This friend talked to a journalist who told him he should send his samples "to the lab that always gives positive results". Well, that phrase is obviously rather damning. And it turned out the lab was run by someone by the name of Christopher Malyszewicz, who the media trumpeted as an "expert" and a hero of British health care.

Goldacre talked to him and it turns out his undergraduate degree was in engineering (and it wasn't clear if he had even finished it) and his alleged PhD was bought from some firm in America. And when some microbiology inspector finally managed to inspect Malyszewicz's lab, it turned out to be in his garden shed, and not of suitable lab standard. Apparently various medics wrote to the media but were ignored.

Goldacre had an amusing turn of phrase. So there are people who are "too incompetent to assay their own incompetence".

Next he went back to the MMR issue. So in 1998 a doctor by the name of Andrew Wakefield published a case study in the Lancet saying that he had had 12 child patients who were autistic and had the MMR vaccine. Well, given that supposedly around 1 in 100 or 1 in 200 (depending how you measure it) children are autistic and given that most children were getting the MMR vaccine, you are bound to have lots of cases where both are observed in the same child. Of course these kind of observations might be relevant, so the Lancet was correct to publish it, and let scientists do more work on the issue.

Of course the media went hysterical and the rest is history. The take-up of MMR declined a lot in spite of there never being any real evidence that there was even a link, never mind a causal link.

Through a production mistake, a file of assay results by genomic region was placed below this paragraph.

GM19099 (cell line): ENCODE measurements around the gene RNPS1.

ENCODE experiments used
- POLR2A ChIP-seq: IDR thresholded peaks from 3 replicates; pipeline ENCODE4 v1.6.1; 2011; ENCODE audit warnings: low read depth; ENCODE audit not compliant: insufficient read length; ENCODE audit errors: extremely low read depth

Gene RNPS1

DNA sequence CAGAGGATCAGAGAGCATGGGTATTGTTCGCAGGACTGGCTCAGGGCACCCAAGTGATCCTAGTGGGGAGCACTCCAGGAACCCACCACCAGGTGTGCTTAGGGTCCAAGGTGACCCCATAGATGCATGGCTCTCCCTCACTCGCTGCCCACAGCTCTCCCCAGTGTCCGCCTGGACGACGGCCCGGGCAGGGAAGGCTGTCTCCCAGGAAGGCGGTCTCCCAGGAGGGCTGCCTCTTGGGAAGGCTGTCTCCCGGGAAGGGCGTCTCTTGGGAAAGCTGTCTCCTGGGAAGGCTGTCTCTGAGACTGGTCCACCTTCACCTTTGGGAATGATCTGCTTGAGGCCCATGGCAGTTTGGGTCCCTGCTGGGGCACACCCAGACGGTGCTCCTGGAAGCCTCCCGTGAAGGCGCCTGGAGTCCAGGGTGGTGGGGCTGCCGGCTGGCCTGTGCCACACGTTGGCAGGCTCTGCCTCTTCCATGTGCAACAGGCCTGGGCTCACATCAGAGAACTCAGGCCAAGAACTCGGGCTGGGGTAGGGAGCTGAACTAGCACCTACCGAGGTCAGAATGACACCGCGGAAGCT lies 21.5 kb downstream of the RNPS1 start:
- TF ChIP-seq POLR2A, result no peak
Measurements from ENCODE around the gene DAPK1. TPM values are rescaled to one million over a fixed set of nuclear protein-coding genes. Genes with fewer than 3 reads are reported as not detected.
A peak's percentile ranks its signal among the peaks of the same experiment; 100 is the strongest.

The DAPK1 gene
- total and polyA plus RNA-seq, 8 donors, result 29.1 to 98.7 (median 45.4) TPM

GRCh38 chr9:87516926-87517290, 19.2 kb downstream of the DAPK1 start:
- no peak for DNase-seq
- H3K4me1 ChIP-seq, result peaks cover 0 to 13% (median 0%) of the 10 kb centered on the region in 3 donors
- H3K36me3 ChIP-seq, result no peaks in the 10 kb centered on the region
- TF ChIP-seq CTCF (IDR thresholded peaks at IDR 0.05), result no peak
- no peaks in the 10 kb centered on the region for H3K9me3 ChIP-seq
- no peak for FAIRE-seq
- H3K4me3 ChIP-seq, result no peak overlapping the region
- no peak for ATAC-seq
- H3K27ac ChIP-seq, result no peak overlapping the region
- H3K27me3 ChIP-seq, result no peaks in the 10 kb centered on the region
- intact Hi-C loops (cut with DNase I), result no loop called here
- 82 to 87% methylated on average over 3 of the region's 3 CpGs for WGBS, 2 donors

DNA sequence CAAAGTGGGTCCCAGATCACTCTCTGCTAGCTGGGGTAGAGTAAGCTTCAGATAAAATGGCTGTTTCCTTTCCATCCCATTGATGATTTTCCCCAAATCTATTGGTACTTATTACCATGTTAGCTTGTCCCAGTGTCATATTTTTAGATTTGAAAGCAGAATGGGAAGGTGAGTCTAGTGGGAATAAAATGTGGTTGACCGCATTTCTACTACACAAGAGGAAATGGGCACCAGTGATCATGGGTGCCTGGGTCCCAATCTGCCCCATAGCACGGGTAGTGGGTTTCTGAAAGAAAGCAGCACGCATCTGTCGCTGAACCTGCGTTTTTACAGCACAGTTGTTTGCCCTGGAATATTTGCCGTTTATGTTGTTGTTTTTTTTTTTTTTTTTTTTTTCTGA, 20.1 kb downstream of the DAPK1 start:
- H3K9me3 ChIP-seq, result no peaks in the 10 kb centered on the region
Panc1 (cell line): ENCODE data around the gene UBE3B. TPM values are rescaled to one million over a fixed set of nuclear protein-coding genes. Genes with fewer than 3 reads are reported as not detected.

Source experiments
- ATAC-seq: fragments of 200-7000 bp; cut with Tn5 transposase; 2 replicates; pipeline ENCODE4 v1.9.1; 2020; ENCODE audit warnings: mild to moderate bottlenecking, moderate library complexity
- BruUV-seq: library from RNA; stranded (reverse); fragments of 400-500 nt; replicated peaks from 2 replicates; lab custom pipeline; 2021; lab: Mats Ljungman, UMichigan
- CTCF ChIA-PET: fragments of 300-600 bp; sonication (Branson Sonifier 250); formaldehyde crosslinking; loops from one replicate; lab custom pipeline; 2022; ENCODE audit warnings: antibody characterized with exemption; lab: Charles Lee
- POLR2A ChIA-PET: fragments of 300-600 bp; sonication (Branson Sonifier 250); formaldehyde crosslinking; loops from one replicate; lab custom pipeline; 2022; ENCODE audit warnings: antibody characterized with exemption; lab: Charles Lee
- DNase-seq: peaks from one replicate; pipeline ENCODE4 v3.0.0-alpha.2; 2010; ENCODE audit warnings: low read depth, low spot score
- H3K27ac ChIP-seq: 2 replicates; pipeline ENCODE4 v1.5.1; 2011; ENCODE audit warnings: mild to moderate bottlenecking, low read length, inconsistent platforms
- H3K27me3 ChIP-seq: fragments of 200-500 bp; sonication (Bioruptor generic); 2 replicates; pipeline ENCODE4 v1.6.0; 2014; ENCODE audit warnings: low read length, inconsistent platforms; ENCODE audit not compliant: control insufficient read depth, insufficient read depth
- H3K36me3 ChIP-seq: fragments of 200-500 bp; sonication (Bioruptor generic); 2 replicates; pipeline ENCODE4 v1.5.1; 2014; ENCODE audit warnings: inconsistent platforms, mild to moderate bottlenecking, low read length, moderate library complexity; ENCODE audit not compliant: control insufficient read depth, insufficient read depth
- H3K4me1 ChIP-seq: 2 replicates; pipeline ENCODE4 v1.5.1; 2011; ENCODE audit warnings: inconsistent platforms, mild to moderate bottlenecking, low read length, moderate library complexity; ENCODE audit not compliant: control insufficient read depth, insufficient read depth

Goldacre claimed that although some media people realised the story was likely bogus, they still had to run with it because their competitors did and because Wakefield was an "expert". Goldacre pointed out that with a hundred thousand doctors in the UK you could probably find one who would back any claim you wanted.

Although the controversy started in 1998, Goldacre showed a graph which indicated that the real interest in the controversy spiked in 2002 because of poor little Leo Blair, the youngest child of Tony and Cherie Blair. So the Blairs refused to say whether or not he had had the MMR vaccine. The general feeling was that he had not (although it was government policy that children should), because Cherie Blair was rather against conventional medicine and instead was into the usual New Age crackpot alternatives. Goldacre claimed that at the time, 32% of all MMR stories mentioned Leo Blair, and only 25% mentioned Wakefield. A bit ridiculous.